Yes, we are living in interesting times.
As part of our business evolution and our proclivity to adapt to change, we had reasons to refresh the business. I was about to move into a new role as one of two managing directors for Spain, and the idea was that I'd relocate to Barcelona at some point. This was planned for a while and my move was supposed to be in April. So I left my old position (and apartment) in Ecuador and came to Brazil for some paperwork, family visits, etc. before heading to Spain.
It was while in Brazil that the global pandemic started, so we couldn’t continue the plans regarding my physical move to Spain. On the other hand, while a physical move wasn’t feasible, we had several conversations and understood that the business was still prepared to move forward with the original plans in terms of my role and the new leadership structure. The result: by April 14 I moved to Spain...virtually, without leaving my family apartment in a small city in the Brazilian countryside: Ituverava.
This picture is from my first meeting with the (almost) complete operations team for ThoughtWorks Spain:
The next photo is from a meeting with the Spanish leadership team. This crazy situation made it possible for my one-year-old baby, Alice, to be part of my first meeting as managing director of Spain, even with an ocean between us:
Speaking of Alice, there’s something good to come out of all of this. We are seeing all of the suffering that COVID-19 is bringing to the world. And I’m not trying to compensate for anything, simply sharing a surprising outcome: I’m working in a Spanish timezone, which means that I wake up early to start my day around 5 am. However, this also means that I’m able to spend a lot of time in the evening with my family. I’m now able to play with my kid for hours every single day, and I was able to be there with her when she tried her first words. As of this week, I’ve been able to experience her first attempts at walking. This is so magical.
On a more practical level, the transition was not as hard as it may seem. Thoughtworks Spain had already been in lockdown for a while, along with the rest of the country, when I started in my new role. They had already adapted to working from home. It’s interesting that it’s not only about serving our clients in the best way possible, but also fostering community activities like virtual coffees and happy hours, yoga classes, making dinner together, etc. So the fact I’m in Ituverava doesn’t impact things too much: even if I was in Barcelona, it would be exactly the same. This was a very pleasant surprise.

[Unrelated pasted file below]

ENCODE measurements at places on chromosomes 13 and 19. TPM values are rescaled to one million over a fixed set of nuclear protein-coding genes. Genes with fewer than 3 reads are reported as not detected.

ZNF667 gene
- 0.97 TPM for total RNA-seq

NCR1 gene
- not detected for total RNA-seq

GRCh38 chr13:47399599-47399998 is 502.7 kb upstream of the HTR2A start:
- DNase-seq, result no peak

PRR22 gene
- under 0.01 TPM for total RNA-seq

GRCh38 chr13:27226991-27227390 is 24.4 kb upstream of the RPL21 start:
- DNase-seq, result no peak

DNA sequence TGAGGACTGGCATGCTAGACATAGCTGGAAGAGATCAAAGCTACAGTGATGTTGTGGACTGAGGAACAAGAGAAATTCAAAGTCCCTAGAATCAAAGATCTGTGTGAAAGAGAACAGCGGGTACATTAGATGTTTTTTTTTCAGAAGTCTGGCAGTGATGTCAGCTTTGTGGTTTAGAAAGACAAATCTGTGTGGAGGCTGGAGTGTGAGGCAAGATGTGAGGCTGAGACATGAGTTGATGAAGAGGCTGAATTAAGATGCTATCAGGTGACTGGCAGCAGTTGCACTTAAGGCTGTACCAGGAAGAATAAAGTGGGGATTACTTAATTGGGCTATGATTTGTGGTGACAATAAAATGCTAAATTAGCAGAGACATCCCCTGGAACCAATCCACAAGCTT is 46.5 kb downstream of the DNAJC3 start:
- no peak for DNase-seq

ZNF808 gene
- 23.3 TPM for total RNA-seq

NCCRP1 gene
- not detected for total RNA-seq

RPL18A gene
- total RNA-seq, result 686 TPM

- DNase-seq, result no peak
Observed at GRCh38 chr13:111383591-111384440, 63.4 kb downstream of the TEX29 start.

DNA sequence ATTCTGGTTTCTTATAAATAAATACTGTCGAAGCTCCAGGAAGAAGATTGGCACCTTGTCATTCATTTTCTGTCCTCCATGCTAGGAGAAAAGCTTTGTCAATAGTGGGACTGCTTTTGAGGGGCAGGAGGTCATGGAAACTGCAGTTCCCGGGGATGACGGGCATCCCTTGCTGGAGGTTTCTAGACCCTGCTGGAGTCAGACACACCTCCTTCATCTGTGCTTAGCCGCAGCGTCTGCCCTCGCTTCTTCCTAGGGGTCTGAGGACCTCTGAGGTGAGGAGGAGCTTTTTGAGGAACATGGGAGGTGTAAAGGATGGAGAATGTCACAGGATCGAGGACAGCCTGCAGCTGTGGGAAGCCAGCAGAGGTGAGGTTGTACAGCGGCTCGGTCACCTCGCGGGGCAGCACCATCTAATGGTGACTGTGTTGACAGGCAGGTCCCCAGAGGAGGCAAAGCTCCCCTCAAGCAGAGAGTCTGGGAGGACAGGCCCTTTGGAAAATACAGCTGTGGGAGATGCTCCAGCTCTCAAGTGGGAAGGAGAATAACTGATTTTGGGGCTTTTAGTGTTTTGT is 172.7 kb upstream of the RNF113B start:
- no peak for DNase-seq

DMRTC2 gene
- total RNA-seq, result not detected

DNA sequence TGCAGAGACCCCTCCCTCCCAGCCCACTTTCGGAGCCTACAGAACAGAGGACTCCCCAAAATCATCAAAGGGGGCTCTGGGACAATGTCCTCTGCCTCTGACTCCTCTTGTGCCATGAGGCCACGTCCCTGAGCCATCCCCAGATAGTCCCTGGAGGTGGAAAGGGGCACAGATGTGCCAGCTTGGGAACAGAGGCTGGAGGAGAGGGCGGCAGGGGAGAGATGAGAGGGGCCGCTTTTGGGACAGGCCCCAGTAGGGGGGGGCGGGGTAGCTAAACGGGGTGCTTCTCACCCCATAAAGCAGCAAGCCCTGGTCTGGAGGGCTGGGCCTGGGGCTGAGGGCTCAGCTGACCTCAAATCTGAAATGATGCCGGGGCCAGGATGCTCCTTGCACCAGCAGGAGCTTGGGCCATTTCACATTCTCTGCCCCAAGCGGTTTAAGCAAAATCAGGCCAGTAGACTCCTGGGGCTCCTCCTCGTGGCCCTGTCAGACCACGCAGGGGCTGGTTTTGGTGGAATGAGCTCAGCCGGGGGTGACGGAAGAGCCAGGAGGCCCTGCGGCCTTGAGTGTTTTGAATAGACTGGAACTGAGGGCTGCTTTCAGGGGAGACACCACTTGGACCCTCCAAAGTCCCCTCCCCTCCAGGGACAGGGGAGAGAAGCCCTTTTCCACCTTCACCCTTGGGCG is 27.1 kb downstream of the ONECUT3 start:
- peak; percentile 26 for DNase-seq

So how are you settling into this new role and how is the current situation with COVID-19 challenging, or maybe alternatively, what silver linings do you see?
First we need to recognize that society is suffering. Suffering from health/sanitary, emotional, and economic impacts. In the short term we as a society, and our governments, need to work together to minimize it. A little bit of survival mode for a while. That said, we'll turn into some kind of reinvention mode at some point, after we cross this difficult phase. I want to reflect about this a little bit. The Uruguayan writer Eduardo Galeano once gave an interview to a group of young people and said, "This infamous world in which we live is pregnant with a new possible world." This is a rough translation, but the idea of the world being pregnant with another possible world really resonated with me and I never forgot those words. Galeano also talks a lot about utopia in a very beautiful poem that speaks to my optimistic side.
The world will never be the same. This pandemic will mark the end of an era and I think storybooks will write about it as the monumental change of the century. We’re learning a lot about the importance of a healthy lifestyle, staying close with friends and family, effectively collaborating, and building solidarity. We’re also seeing that new ways of working are possible. That it’s possible for me to deliver my best work to clients while watching my baby take her first steps at the same time.
I believe that some tech tendencies towards digital transformation and the "4th Industrial Revolution" will accelerate as we recover, and probably with less friction. For instance, I see close family members who were resistant to online bank transactions needing to adapt, and I’m talking about demographics that would hardly (if ever) do that before this crisis. Will they totally revert to the old ways once this is over? I don't think so. I also believe my current situation is a privilege and brings bigger responsibility: if the world is pregnant with a possible new world—and if tech is likely to play a big role shaping it—what is this new world we want to shape? How do we take responsibility for it? But I think that is another discussion for another day.